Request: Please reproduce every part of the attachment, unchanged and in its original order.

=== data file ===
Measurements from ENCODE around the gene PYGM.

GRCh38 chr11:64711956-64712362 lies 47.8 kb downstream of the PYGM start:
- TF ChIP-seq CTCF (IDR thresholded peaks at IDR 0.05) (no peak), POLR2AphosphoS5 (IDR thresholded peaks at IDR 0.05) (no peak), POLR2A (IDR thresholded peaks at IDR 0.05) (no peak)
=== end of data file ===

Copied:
Measurements from ENCODE around the gene PYGM.

GRCh38 chr11:64711956-64712362 lies 47.8 kb downstream of the PYGM start:
- TF ChIP-seq CTCF (IDR thresholded peaks at IDR 0.05) (no peak), POLR2AphosphoS5 (IDR thresholded peaks at IDR 0.05) (no peak), POLR2A (IDR thresholded peaks at IDR 0.05) (no peak)